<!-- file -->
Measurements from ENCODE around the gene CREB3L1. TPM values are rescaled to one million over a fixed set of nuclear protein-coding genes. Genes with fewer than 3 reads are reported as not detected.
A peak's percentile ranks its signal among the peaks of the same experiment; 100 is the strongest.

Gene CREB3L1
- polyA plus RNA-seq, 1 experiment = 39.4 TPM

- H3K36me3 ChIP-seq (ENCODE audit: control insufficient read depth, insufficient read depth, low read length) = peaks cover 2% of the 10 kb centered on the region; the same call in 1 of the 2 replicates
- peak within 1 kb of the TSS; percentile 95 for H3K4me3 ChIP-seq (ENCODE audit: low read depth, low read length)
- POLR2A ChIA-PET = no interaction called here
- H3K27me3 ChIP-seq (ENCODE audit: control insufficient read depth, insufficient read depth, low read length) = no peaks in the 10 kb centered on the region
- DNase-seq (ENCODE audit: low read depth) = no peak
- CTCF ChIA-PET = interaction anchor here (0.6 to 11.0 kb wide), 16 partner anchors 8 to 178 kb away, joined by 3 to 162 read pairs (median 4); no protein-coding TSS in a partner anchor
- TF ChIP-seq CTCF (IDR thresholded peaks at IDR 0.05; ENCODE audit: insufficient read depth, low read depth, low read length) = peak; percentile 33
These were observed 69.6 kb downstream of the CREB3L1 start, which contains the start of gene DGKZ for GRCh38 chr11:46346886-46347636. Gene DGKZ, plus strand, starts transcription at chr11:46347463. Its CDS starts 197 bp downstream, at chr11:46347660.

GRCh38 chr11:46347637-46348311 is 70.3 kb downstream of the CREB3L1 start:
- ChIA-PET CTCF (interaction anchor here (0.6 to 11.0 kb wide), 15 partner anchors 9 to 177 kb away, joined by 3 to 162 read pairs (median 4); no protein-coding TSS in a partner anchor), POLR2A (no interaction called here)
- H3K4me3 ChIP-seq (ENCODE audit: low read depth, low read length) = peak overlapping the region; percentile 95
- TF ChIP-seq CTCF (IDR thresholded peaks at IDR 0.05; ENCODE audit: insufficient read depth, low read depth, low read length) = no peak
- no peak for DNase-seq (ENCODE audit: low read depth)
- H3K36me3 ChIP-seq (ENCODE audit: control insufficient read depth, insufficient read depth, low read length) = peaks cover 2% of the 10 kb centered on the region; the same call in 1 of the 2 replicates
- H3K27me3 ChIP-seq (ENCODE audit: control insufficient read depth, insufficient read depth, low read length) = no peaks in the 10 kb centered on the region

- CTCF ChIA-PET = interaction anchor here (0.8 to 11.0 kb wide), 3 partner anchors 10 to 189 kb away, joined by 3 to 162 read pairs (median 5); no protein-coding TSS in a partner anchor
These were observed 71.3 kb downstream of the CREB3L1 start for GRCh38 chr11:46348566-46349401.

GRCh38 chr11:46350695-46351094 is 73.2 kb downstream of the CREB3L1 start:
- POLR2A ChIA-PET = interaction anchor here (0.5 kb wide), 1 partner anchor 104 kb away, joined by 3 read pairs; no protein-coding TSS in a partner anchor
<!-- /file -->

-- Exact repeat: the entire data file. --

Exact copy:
Measurements from ENCODE around the gene CREB3L1. TPM values are rescaled to one million over a fixed set of nuclear protein-coding genes. Genes with fewer than 3 reads are reported as not detected.
A peak's percentile ranks its signal among the peaks of the same experiment; 100 is the strongest.

Gene CREB3L1
- polyA plus RNA-seq, 1 experiment = 39.4 TPM

- H3K36me3 ChIP-seq (ENCODE audit: control insufficient read depth, insufficient read depth, low read length) = peaks cover 2% of the 10 kb centered on the region; the same call in 1 of the 2 replicates
- peak within 1 kb of the TSS; percentile 95 for H3K4me3 ChIP-seq (ENCODE audit: low read depth, low read length)
- POLR2A ChIA-PET = no interaction called here
- H3K27me3 ChIP-seq (ENCODE audit: control insufficient read depth, insufficient read depth, low read length) = no peaks in the 10 kb centered on the region
- DNase-seq (ENCODE audit: low read depth) = no peak
- CTCF ChIA-PET = interaction anchor here (0.6 to 11.0 kb wide), 16 partner anchors 8 to 178 kb away, joined by 3 to 162 read pairs (median 4); no protein-coding TSS in a partner anchor
- TF ChIP-seq CTCF (IDR thresholded peaks at IDR 0.05; ENCODE audit: insufficient read depth, low read depth, low read length) = peak; percentile 33
These were observed 69.6 kb downstream of the CREB3L1 start, which contains the start of gene DGKZ for GRCh38 chr11:46346886-46347636. Gene DGKZ, plus strand, starts transcription at chr11:46347463. Its CDS starts 197 bp downstream, at chr11:46347660.

GRCh38 chr11:46347637-46348311 is 70.3 kb downstream of the CREB3L1 start:
- ChIA-PET CTCF (interaction anchor here (0.6 to 11.0 kb wide), 15 partner anchors 9 to 177 kb away, joined by 3 to 162 read pairs (median 4); no protein-coding TSS in a partner anchor), POLR2A (no interaction called here)
- H3K4me3 ChIP-seq (ENCODE audit: low read depth, low read length) = peak overlapping the region; percentile 95
- TF ChIP-seq CTCF (IDR thresholded peaks at IDR 0.05; ENCODE audit: insufficient read depth, low read depth, low read length) = no peak
- no peak for DNase-seq (ENCODE audit: low read depth)
- H3K36me3 ChIP-seq (ENCODE audit: control insufficient read depth, insufficient read depth, low read length) = peaks cover 2% of the 10 kb centered on the region; the same call in 1 of the 2 replicates
- H3K27me3 ChIP-seq (ENCODE audit: control insufficient read depth, insufficient read depth, low read length) = no peaks in the 10 kb centered on the region

- CTCF ChIA-PET = interaction anchor here (0.8 to 11.0 kb wide), 3 partner anchors 10 to 189 kb away, joined by 3 to 162 read pairs (median 5); no protein-coding TSS in a partner anchor
These were observed 71.3 kb downstream of the CREB3L1 start for GRCh38 chr11:46348566-46349401.

GRCh38 chr11:46350695-46351094 is 73.2 kb downstream of the CREB3L1 start:
- POLR2A ChIA-PET = interaction anchor here (0.5 kb wide), 1 partner anchor 104 kb away, joined by 3 read pairs; no protein-coding TSS in a partner anchor